$ are elements of the command line prompt. This indicates that your computer (or more exactly, I guess, the shell you are running) is waiting for user input. It is prompting you to input a command.
$ is merely a separator or divider. It separates the command prompt from the command which follows it. When people write such things as
$ sudo apt-get update (your example), they are simply telling you that the command, in this case
sudo apt-get update, needs to be entered at a command prompt. Strictly speaking, perhaps, the
$ is redundant in this context.
Other separators may be used in other situations. For example,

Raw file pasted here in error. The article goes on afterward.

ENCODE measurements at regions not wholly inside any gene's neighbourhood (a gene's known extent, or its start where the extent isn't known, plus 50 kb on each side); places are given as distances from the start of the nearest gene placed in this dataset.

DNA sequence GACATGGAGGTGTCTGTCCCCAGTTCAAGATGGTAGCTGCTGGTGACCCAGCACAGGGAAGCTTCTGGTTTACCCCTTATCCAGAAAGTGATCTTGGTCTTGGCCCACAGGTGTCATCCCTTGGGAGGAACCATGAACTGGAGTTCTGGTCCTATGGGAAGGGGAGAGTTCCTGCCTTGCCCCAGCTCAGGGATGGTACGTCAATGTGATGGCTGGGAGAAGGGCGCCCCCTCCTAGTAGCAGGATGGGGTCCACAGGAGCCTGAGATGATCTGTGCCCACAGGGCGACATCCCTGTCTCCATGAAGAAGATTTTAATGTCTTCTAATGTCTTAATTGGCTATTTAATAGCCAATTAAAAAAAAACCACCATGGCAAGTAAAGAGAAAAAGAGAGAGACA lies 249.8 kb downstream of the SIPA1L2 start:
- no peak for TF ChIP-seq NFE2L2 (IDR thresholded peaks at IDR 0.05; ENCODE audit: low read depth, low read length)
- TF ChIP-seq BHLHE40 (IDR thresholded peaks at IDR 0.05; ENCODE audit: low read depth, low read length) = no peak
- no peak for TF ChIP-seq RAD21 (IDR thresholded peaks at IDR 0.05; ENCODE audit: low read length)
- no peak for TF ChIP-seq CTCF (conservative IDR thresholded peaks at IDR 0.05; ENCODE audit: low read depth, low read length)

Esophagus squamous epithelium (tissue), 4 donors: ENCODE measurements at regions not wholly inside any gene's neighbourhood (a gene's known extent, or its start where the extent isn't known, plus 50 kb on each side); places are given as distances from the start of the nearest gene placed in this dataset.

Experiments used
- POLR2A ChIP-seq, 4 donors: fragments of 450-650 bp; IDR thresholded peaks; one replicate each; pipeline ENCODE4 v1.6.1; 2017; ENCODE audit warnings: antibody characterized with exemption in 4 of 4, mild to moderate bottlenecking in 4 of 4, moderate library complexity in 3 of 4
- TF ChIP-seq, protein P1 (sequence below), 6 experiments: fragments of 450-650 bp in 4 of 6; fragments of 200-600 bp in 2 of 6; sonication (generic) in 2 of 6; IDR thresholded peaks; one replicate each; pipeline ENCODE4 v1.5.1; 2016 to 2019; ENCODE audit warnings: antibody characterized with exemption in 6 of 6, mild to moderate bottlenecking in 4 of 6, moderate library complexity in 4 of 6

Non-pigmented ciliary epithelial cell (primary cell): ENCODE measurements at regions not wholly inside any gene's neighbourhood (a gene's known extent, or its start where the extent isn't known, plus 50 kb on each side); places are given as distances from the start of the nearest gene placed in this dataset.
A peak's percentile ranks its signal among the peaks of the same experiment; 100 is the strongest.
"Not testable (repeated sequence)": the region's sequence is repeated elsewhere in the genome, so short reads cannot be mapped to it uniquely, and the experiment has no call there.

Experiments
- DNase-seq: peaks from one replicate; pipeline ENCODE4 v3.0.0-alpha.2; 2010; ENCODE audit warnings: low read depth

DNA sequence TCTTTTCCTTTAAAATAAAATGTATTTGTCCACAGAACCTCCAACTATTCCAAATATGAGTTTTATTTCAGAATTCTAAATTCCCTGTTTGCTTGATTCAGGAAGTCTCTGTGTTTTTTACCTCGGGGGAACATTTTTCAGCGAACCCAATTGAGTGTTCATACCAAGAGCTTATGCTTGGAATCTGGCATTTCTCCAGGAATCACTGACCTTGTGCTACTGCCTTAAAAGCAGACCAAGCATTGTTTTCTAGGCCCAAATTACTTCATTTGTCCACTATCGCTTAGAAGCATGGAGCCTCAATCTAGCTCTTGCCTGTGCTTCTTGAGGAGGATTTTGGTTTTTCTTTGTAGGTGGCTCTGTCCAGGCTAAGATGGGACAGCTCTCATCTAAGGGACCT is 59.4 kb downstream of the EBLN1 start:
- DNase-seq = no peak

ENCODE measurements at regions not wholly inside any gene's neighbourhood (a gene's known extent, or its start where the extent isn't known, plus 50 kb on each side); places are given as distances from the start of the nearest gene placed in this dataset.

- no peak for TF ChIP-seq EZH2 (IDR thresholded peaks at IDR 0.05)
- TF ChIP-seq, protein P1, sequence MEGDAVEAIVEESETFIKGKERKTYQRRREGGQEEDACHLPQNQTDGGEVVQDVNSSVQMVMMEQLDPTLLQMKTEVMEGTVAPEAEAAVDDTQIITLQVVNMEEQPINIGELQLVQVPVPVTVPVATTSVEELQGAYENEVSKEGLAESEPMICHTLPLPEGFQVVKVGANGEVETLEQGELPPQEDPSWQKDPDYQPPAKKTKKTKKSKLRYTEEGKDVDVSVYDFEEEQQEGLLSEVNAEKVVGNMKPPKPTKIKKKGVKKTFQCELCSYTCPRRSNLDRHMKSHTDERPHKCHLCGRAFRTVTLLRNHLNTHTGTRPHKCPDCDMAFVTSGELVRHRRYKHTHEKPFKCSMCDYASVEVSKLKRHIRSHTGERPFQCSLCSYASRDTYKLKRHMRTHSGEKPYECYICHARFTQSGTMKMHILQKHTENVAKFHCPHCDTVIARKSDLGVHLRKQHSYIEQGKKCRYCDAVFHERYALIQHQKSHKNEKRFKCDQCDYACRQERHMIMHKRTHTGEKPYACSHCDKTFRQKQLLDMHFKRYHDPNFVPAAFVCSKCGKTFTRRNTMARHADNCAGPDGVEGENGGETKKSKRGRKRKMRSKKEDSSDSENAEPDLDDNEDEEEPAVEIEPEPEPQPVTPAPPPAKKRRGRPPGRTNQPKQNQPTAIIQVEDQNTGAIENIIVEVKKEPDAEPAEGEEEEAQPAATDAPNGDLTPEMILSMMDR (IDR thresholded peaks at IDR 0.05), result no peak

# is used for a root shell.
~ (called 'tilde') is shorthand for your home directory. When it appears in a command prompt, e.g.,
user@hostame:~$, it indicates that the current working directory is your home directory. Thus if you run the list command,
ls, without specifying any particular directory, it will list the contents of your home directory.
(By the way,
$HOME, is not a command, as you suggest, but rather an environment variable. It determines the location of your home directory. You can see its value by running
$ echo $HOME.)